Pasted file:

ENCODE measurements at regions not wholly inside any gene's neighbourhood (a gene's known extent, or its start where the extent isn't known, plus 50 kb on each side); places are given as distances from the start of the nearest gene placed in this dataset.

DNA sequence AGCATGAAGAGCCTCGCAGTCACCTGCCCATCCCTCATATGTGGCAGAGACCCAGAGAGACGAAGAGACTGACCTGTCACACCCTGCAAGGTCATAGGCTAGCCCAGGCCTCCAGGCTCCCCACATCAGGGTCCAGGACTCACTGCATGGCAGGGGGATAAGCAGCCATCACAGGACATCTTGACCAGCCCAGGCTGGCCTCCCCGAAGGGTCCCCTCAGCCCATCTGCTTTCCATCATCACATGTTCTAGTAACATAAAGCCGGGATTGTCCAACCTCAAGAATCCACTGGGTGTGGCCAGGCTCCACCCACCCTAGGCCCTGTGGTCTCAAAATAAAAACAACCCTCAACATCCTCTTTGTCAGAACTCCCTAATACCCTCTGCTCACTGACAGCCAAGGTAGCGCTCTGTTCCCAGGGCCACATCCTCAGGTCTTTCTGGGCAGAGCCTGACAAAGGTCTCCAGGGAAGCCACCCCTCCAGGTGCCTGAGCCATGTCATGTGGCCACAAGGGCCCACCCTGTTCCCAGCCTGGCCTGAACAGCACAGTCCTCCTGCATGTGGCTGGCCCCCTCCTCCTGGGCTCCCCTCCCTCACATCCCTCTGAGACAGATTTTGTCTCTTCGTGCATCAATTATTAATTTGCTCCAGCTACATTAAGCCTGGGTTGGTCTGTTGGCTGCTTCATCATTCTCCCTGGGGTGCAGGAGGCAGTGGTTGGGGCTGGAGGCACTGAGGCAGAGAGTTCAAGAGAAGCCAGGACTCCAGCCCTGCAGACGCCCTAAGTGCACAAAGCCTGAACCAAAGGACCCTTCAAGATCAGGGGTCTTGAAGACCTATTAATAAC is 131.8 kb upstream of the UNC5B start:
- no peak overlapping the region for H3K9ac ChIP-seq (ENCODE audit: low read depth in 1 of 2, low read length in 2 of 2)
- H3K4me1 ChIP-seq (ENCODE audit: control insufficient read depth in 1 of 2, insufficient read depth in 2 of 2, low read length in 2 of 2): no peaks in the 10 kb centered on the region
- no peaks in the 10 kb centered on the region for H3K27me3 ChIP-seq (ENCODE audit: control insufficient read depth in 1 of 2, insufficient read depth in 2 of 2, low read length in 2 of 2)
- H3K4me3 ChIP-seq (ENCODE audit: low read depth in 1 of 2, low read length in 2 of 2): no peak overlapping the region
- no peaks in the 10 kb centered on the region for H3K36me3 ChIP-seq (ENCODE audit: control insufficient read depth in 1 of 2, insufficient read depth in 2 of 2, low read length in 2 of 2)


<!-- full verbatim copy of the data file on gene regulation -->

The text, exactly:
ENCODE measurements at regions not wholly inside any gene's neighbourhood (a gene's known extent, or its start where the extent isn't known, plus 50 kb on each side); places are given as distances from the start of the nearest gene placed in this dataset.

DNA sequence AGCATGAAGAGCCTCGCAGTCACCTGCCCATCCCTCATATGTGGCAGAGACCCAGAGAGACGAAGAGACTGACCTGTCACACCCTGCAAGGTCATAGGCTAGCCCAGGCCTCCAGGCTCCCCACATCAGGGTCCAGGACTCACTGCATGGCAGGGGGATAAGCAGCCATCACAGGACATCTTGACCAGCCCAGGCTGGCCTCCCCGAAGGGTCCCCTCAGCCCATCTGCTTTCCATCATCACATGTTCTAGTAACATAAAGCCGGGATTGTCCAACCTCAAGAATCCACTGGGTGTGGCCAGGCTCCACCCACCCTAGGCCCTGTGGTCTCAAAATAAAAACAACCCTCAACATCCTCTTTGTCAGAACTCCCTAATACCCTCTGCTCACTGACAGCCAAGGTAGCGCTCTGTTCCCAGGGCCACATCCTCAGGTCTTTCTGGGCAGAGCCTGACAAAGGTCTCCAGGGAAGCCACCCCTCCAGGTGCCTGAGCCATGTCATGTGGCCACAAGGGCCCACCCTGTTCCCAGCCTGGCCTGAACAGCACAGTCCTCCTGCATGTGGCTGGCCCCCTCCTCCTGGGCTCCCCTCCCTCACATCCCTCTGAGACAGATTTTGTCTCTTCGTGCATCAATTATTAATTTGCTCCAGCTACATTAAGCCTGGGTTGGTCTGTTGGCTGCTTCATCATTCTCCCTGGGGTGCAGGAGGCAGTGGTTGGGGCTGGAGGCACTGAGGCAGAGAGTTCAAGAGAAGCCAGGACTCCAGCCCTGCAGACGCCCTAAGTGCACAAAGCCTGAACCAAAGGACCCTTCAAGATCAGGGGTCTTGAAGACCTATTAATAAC is 131.8 kb upstream of the UNC5B start:
- no peak overlapping the region for H3K9ac ChIP-seq (ENCODE audit: low read depth in 1 of 2, low read length in 2 of 2)
- H3K4me1 ChIP-seq (ENCODE audit: control insufficient read depth in 1 of 2, insufficient read depth in 2 of 2, low read length in 2 of 2): no peaks in the 10 kb centered on the region
- no peaks in the 10 kb centered on the region for H3K27me3 ChIP-seq (ENCODE audit: control insufficient read depth in 1 of 2, insufficient read depth in 2 of 2, low read length in 2 of 2)
- H3K4me3 ChIP-seq (ENCODE audit: low read depth in 1 of 2, low read length in 2 of 2): no peak overlapping the region
- no peaks in the 10 kb centered on the region for H3K36me3 ChIP-seq (ENCODE audit: control insufficient read depth in 1 of 2, insufficient read depth in 2 of 2, low read length in 2 of 2)